Sunken Meadow in Eastham has had some good bluefish action, with Paul Newmier reporting that a boater did well there on Wednesday tossing topwater plugs to fish in the six to seven-pound class. There are also some larger bluefish up around Wellfleet and Truro around the Path, but bass have been few and far between for the charter fleet out of Rock Harbor who have been looking up around Billingsgate, dragging the tube-and-worm or umbrella rigs.
8/28/13 As Reported By Capt. Dave Peros – http://www.captdaveperos.com/
Mike Hogan and I had the chance last Friday to experience the scene from Sandwich to Sandy Neck and it was strange, to say the least. Despite reports of the fleet fishing the tube-and-worm, we saw a good portion of the charterboats fast trolling large squids off their outriggers while anglers in the stern were jigging. I heard from one source that many of them do this to keep other boats from getting close to them and it certainly was a bit intimidating.
We managed one solid bass on a wine Perfect Tube before departing and a number of shops weighed in fish between 40 and 45-pounds earlier this week, all coming on tubes, including black, orange, and motor oil. The bite has been very good early in the morning before first light close in, with the waters around Scorton Ledge giving up some bass as well. Most successful anglers have taken advantage of a short window of action, with many folks tubing for up to eight hours without a touch if they miss the bite corresponding with the turn of the tide.
A 50-inch fish was caught from the mouth of Scorton Creek and a number of bass just shy of 30-inches were caught from the beaches between Old Harbor and Sandy Neck on squid. Flyrodders are also doing well as there is a lot of small bait, including sand eels and peanut bunker, along the shore. Skinny Hogy’s in black at night and bone during the day are excellent choices for spin anglers.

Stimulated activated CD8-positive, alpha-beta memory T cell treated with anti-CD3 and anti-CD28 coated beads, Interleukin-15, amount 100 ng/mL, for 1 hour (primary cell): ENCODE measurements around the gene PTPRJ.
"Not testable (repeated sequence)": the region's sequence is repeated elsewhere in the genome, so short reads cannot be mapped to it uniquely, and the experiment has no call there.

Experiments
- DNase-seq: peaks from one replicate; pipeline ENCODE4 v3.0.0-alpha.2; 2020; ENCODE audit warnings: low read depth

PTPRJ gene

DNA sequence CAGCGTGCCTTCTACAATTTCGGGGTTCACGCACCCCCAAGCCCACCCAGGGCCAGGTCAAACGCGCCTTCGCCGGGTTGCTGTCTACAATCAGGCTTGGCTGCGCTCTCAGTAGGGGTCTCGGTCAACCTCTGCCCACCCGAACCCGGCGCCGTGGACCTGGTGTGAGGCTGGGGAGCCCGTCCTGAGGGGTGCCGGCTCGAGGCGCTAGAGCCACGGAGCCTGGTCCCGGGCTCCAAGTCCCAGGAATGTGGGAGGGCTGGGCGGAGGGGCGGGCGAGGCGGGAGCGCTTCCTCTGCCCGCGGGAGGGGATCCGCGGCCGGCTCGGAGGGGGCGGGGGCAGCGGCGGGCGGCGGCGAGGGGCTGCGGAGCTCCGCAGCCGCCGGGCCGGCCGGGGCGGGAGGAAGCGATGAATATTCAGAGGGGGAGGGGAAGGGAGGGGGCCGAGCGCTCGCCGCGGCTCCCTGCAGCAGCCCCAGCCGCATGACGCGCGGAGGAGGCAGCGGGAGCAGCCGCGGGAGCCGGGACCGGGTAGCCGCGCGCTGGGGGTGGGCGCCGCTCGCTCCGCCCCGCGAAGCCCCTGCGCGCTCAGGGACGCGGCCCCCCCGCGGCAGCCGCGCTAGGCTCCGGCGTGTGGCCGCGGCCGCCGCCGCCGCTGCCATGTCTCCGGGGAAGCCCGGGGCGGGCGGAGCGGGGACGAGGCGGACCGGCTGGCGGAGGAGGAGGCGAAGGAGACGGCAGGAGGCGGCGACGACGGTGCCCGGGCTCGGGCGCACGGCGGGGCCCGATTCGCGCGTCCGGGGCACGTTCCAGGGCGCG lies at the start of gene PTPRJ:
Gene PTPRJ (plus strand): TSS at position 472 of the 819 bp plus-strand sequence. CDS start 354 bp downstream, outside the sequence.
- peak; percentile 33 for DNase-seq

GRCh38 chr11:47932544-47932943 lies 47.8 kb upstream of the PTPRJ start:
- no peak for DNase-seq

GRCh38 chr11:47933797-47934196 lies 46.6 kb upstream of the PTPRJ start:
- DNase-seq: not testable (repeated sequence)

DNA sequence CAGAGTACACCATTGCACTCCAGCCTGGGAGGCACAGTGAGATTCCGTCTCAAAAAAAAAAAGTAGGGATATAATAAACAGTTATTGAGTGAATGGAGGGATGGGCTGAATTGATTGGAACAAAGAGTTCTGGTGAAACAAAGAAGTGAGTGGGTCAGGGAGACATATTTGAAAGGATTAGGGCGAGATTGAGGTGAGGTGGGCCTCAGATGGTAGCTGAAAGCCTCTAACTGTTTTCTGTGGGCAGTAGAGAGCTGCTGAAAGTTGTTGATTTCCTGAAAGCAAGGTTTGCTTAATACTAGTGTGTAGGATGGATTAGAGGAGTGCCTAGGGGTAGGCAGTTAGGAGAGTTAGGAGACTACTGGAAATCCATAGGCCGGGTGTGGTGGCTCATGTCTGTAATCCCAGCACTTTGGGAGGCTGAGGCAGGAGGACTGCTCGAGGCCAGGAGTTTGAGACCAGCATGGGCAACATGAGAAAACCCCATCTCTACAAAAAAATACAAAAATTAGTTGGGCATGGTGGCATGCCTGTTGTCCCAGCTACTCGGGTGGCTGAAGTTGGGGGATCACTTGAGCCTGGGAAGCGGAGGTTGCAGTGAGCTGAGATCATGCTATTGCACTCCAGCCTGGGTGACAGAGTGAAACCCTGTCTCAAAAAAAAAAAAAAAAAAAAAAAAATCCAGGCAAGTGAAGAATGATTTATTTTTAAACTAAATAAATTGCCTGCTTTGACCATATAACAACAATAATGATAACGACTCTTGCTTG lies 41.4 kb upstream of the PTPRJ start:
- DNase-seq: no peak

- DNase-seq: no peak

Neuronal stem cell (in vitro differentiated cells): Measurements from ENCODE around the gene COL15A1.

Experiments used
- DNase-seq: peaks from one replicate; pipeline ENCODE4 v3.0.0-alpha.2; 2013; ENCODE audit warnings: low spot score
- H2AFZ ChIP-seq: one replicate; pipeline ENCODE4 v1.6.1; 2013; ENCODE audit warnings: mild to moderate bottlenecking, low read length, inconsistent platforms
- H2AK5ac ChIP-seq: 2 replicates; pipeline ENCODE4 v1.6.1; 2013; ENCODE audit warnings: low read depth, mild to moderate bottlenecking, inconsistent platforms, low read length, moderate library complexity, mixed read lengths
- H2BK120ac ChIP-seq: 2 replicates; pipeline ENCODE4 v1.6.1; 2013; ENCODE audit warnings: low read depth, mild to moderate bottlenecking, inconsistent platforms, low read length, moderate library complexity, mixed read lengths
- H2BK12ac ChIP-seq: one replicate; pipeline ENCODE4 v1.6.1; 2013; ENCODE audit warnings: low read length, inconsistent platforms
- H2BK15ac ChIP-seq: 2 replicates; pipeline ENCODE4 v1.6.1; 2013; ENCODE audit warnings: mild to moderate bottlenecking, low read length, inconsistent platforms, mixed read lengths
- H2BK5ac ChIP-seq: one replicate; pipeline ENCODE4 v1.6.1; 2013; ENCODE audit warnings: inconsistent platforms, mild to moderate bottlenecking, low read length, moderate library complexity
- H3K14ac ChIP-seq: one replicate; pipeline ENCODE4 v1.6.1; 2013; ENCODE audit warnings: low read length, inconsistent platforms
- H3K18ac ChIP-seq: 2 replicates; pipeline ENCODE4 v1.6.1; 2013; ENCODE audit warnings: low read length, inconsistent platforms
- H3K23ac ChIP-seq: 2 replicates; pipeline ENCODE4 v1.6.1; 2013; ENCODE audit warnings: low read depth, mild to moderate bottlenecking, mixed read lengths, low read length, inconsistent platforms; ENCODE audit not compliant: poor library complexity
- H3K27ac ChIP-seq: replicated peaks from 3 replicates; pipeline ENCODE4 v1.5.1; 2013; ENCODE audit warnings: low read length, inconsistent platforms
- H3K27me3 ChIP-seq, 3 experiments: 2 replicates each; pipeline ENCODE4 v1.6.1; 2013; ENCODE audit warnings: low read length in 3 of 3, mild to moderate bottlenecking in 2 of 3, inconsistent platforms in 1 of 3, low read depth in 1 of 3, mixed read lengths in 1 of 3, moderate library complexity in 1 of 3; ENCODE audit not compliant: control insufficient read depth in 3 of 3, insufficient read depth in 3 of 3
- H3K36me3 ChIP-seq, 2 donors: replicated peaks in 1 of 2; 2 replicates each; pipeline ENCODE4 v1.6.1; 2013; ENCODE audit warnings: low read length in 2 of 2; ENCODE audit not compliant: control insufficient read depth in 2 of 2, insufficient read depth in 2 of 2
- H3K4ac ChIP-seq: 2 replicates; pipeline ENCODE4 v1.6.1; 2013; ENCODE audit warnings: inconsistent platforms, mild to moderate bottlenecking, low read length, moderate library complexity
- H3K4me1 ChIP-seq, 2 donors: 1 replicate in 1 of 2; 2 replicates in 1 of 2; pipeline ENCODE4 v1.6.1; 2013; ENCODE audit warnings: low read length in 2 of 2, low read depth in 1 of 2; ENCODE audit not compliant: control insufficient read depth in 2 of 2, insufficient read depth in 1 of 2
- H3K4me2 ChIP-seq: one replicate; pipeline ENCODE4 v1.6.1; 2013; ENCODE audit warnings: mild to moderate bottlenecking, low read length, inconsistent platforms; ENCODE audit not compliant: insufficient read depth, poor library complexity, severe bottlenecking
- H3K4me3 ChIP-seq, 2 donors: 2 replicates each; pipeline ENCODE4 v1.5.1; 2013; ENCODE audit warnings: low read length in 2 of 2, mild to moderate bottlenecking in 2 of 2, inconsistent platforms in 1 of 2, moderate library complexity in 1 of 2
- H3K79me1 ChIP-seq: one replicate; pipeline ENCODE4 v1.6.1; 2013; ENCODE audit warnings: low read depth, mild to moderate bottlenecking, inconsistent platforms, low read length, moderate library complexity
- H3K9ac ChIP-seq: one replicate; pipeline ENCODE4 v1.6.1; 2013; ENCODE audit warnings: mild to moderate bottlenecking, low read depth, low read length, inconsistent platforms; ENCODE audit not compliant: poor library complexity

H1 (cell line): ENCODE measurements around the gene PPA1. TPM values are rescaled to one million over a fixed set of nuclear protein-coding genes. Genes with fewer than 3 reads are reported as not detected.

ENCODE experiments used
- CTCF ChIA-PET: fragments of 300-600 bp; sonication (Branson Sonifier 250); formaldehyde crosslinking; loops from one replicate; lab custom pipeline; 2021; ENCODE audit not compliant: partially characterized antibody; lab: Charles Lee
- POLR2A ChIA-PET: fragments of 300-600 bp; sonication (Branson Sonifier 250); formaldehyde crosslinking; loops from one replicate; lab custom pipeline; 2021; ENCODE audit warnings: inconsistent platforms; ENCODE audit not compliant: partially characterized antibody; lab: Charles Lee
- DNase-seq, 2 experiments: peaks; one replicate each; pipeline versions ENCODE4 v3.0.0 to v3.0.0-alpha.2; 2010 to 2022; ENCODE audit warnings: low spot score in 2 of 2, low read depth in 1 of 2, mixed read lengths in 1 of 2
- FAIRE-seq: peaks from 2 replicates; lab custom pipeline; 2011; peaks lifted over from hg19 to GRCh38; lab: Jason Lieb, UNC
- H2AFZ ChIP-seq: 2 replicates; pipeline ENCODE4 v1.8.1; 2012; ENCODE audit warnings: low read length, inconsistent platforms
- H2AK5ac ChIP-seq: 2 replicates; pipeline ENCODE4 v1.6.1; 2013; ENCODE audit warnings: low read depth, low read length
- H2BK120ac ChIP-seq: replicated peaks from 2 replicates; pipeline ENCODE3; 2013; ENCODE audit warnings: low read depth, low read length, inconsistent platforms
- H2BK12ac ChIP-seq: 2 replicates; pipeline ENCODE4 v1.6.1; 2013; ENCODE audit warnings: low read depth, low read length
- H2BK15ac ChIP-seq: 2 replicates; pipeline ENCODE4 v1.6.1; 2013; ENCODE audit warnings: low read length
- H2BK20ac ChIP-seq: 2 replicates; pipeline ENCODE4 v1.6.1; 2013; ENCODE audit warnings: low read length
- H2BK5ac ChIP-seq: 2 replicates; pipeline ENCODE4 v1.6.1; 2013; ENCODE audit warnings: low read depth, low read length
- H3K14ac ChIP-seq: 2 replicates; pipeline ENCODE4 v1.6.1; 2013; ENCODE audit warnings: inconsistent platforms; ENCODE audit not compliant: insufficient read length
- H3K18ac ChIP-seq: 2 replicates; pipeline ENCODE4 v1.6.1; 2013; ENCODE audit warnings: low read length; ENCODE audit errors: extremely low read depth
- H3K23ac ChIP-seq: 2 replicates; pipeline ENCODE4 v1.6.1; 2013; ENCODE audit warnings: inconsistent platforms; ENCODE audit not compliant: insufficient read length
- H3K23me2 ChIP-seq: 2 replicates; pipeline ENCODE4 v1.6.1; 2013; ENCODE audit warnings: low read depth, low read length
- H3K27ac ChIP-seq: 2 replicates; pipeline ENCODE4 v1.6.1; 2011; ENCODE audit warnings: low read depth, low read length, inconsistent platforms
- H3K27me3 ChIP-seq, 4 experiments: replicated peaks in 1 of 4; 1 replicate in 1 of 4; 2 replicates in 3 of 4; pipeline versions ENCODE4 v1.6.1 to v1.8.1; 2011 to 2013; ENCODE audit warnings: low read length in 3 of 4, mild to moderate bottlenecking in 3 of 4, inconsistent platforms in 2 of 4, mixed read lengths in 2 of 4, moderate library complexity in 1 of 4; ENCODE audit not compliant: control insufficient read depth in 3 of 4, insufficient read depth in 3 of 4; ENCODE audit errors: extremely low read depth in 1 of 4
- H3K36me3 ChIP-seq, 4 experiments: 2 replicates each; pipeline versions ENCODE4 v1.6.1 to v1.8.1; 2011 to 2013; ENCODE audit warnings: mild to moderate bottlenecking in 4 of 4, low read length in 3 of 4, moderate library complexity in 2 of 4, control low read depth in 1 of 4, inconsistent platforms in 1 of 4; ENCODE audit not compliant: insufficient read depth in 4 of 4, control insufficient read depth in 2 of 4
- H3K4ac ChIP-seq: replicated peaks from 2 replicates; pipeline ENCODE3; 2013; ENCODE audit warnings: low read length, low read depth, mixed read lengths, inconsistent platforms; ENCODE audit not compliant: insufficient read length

Barnstable Harbor down to the Brewster flats is holding mainly schoolies and small bluefish, while the deeper water around the northern edge of Billingsgate and the southwest corner have produced some bass on tubes. Otherwise, it is mainly big bluefish in the eight to 12-pound class up off the Path from Wellfleet to Truro, while Provincetown has been very quiet, with some blues that have been tough to find from day-to-day.
8/27/13 As Reported By Capt. Mike Hogan
I’m still bitter about losing my IPhone overboard with video of a huge striper – and a month before the new one is launched! (My apologies if I’m hard to reach!) But I am planning to head back out this week when the weather clears after a short conversation with Tom from Red Top. He pointed to empty pegs on the wall where the SI Perfect Tube in orange and black were once hanging. He said those were the hot lures producing massive stripers between Scorton Ledge and Old Harbor. A new batch of orange and black tubes will be arriving at Red Top today.
8/23/13 As Reported By Capt. Mike Hogan
Hogy Owner fished Cape Cod bay this AM before work, chasing reports of big stripers between the mouth of the Cape Cod Canal and Old Harbor. “I talked Captain Dave Peros into trolling with me this morning for an hour before breakfast. We hugged the contour line in about 27′ of water at idle speed fishing red wine and day glow orange SI Perfect Tubes. About 3/4 of the way to Old Harbor we picked up a nice fish, at least 30lbs, probably closer to 35lbs. we trolled another 10 minutes until we got to the fleet. Word is definitely out on this bight!! There were at least a dozen boats working hard by 7:30AM. A number of other boats were hooking up as well. Folks were fishing two different methods. Some anglers were cruising around looking for fish on their fish finder and dropping eels down of the target. Others were trolling a variety of lures. We saw some other boats take some nice stripers on tubes as well. Unfortunately I dropped my iPhone in the drink taking pictures and i lost my mojo and heading in shortly thereafter. It looked like it was really shaping up to be a hot morning.
Definitely worth a play if you are thinking about fishing Cape Cod Bay this weekend.